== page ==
Mortgage Interest Rates Forecast

Holden LewisJul 23, 2021
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Mortgage rates today: Friday, July 23, 2021

On Friday, July 23, 2021, the average interest rate on a 30-year fixed-rate mortgage fell three basis points to 2.846% APR. The average rate on a 15-year fixed-rate mortgage dropped three basis points to 2.236% APR and the average rate on a 5/1 adjustable-rate mortgage rose four basis points to 3.143% APR, according to rates provided to NerdWallet by Zillow. The 30-year fixed-rate mortgage is three basis points higher than one week ago and 32 basis points lower than one year ago. A basis point is one one-hundredth of one percent. Rates are expressed as annual percentage rate, or APR.

NerdWallet's coronavirus resources page tracks the latest developments, including information on loan and payment relief, ways to cope and how to best manage your personal finances.

If you can't make your full mortgage payment, or you're worried that you won't be able to make the payments soon, contact your mortgage servicer immediately. You may be eligible for mortgage forbearance, temporary relief in which the lender allows you to make lower monthly payments, or no payments at all, for a specified time. NerdWallet's article about mortgage forbearance explains the basics.

A forbearance may prevent you from getting another mortgage for at least three months. Lenders are unlikely to approve you for a mortgage until you have made three on-time payments following the forbearance. During that period, you probably won't be able to get a mortgage to buy a home or to refinance.

See what types of mortgage relief programs are available to homeowners who are worried about making their house payments due to the coronavirus outbreak.

To get help, you will need to contact the mortgage servicer that collects payments. See an alphabetical list of mortgage servicers with contact information.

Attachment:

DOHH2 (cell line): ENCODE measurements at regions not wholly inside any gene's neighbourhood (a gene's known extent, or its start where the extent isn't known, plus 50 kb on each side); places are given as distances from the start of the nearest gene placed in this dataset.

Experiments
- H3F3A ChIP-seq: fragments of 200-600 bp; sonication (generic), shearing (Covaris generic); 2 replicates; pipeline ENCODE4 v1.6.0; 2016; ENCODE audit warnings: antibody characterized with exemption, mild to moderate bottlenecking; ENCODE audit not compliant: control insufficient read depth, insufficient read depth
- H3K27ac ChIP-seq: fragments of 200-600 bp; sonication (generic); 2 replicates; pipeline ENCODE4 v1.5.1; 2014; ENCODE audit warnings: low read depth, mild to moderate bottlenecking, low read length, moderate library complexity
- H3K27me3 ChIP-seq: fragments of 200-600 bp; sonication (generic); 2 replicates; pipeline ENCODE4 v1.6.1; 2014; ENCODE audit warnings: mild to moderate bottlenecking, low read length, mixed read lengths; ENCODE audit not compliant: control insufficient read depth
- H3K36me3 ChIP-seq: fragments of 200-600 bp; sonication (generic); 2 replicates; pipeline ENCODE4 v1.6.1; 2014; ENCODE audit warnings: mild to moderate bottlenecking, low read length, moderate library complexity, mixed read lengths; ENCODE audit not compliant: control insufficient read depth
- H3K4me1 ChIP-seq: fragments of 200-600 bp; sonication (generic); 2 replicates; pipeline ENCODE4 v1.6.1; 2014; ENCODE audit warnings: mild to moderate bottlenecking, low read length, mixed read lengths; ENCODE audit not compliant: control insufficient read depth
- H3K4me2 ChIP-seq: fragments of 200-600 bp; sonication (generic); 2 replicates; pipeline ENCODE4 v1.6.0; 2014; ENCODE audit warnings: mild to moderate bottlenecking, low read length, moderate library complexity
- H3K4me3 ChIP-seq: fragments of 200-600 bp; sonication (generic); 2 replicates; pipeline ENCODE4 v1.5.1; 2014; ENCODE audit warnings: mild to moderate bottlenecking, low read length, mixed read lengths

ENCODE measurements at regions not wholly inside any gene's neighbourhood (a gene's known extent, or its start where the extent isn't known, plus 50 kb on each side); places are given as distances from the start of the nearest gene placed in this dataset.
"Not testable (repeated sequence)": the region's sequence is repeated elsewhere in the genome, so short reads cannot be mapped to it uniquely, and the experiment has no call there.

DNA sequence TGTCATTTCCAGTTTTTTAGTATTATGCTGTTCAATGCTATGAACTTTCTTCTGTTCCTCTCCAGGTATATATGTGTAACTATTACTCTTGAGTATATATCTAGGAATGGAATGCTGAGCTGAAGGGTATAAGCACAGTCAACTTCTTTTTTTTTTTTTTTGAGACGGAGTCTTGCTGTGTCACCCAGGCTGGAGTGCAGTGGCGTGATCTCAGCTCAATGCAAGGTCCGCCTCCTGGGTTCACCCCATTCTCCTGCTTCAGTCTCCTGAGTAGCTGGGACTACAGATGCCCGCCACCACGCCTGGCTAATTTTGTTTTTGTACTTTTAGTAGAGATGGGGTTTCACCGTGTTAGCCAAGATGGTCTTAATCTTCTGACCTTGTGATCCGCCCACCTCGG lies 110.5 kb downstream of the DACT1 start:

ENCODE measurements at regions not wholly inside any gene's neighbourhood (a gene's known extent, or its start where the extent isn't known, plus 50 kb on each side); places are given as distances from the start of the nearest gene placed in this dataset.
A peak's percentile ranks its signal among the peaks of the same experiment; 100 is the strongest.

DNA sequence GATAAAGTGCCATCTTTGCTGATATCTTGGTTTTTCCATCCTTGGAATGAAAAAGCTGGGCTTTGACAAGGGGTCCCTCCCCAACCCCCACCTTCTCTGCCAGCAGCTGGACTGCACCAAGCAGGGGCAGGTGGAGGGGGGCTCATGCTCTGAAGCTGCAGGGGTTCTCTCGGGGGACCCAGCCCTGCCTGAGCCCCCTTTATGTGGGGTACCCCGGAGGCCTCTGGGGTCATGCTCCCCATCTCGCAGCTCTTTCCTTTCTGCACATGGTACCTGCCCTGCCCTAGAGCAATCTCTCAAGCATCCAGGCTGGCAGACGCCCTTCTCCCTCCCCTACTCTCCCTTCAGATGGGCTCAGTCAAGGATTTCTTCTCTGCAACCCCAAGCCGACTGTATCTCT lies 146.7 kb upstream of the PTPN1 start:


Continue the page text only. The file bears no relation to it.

Here are general guidelines for what to do if you can't pay your mortgage.

Mortgage rates this week

Mortgage rates held fairly steady for the week ending July 22.

  • The 30-year fixed-rate mortgage averaged 2.85% APR, the same as the previous week's average.

  • The 15-year fixed-rate mortgage averaged 2.25% APR, down one basis point from the previous week's average.

  • The five-year adjustable-rate mortgage averaged 3.08% APR, up one basis point from the previous week's average.

Existing home sales rose 1.4% in June, according to the National Association of Realtors. Even a slight uptick in the supply of available homes is a welcome sight for hopeful home buyers, but with just a 2.6-month supply of unsold homes (up from 2.5 months in May), the housing market still tilts in sellers’ favor.

The median price for existing homes continues to rise, hitting a record $363,300 in June. That's $13,000 higher than the record set last month, and almost $70,000 higher than the median home price one year ago.

Despite low rates, the current lack of inventory, high prices and an influx of buyers making cash offers have created a triple bind for home buyers of more modest means. Lawrence Yun, chief economist for the NAR, points out that these forces are making the market especially daunting for first-time home buyers.

Though Yun anticipates home prices staying high, he notes that increased inventory should temper appreciation. The prospect of getting top dollar for their homes may prompt more sellers to enter the market, but given the dearth of homes for sale, buyers won’t be making offers in a less competitive market for some time.